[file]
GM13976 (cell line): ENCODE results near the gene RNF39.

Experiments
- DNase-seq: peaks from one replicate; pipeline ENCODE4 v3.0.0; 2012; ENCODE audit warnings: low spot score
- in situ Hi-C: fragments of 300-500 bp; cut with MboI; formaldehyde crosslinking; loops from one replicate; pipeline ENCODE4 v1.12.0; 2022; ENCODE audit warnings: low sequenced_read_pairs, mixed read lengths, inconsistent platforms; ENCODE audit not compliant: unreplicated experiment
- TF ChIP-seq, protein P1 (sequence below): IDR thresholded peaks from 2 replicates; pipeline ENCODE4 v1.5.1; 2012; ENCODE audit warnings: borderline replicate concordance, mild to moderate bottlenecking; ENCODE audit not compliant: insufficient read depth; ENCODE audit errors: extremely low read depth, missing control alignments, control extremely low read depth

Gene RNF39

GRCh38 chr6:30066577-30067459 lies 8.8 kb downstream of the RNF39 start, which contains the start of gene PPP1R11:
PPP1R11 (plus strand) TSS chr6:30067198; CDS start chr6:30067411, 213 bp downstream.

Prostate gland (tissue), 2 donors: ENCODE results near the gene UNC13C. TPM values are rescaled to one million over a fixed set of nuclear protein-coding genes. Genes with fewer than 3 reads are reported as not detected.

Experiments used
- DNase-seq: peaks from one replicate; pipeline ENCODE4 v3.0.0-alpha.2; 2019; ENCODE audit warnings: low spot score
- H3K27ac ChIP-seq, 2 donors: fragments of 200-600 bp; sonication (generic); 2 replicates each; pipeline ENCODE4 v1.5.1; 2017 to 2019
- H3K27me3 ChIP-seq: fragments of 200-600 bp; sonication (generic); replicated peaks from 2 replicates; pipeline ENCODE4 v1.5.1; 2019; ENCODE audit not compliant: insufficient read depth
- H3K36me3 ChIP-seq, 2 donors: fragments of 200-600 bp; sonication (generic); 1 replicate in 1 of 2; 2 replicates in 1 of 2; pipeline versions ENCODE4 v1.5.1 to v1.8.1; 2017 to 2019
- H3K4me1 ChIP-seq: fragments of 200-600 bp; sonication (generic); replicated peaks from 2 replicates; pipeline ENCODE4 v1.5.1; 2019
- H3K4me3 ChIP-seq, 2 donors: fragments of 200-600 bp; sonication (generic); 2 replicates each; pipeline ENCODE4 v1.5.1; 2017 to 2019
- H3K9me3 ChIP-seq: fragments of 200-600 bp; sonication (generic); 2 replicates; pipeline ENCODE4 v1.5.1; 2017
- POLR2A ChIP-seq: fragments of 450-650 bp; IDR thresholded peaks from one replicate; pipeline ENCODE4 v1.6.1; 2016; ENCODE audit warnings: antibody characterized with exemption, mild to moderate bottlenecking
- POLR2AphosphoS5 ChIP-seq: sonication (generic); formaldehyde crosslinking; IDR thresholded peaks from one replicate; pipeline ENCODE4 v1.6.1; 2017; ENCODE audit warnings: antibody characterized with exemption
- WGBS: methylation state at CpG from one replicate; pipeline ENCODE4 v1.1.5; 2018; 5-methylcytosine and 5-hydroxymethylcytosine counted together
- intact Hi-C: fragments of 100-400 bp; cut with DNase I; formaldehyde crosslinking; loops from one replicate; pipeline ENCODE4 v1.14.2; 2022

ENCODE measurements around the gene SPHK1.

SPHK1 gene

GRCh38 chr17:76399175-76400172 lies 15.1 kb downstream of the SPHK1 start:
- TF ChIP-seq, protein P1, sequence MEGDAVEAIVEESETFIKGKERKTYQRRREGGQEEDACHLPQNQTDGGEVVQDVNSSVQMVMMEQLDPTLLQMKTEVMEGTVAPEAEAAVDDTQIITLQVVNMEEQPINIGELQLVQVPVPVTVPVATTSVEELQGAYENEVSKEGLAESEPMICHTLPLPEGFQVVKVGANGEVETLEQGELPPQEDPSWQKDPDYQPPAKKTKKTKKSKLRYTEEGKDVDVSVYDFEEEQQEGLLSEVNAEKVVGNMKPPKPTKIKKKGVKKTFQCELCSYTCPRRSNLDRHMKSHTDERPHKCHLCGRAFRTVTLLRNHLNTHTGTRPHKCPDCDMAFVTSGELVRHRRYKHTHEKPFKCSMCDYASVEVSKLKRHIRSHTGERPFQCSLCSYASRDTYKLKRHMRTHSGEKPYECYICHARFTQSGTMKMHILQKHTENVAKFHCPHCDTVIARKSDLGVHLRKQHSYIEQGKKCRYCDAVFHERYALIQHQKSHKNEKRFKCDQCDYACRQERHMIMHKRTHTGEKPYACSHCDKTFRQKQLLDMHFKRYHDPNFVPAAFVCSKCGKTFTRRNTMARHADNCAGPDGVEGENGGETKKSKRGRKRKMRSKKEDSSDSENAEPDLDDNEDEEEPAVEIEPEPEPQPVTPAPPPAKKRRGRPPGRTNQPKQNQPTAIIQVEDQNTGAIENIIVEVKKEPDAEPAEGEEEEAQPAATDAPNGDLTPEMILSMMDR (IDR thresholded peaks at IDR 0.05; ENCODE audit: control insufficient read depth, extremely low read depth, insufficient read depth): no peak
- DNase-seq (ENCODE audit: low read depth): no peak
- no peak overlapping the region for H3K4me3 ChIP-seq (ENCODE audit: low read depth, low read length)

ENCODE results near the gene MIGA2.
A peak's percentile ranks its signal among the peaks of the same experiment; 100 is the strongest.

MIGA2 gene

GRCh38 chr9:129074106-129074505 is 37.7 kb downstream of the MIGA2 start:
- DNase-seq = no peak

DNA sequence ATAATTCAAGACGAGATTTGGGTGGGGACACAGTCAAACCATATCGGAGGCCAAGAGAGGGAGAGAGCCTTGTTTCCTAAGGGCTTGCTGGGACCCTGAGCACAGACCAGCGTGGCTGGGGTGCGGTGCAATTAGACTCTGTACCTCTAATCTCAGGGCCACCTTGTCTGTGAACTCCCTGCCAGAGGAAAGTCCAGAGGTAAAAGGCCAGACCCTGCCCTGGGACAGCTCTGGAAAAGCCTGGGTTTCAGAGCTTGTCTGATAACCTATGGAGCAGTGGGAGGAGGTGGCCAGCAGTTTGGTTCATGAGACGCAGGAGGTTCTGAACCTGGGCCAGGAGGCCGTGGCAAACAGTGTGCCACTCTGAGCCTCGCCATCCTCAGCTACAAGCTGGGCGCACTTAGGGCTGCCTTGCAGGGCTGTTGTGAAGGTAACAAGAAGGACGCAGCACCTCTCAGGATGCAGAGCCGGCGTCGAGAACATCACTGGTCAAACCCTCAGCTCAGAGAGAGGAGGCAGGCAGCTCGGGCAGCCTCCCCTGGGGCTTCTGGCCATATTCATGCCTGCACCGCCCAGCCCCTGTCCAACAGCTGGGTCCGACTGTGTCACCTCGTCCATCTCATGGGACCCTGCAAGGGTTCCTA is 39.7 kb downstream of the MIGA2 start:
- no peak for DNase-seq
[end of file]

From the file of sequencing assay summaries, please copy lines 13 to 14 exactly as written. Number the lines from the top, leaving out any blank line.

- H3K27me3 ChIP-seq: fragments of 200-600 bp; sonication (generic); replicated peaks from 2 replicates; pipeline ENCODE4 v1.5.1; 2019; ENCODE audit not compliant: insufficient read depth
- H3K36me3 ChIP-seq, 2 donors: fragments of 200-600 bp; sonication (generic); 1 replicate in 1 of 2; 2 replicates in 1 of 2; pipeline versions ENCODE4 v1.5.1 to v1.8.1; 2017 to 2019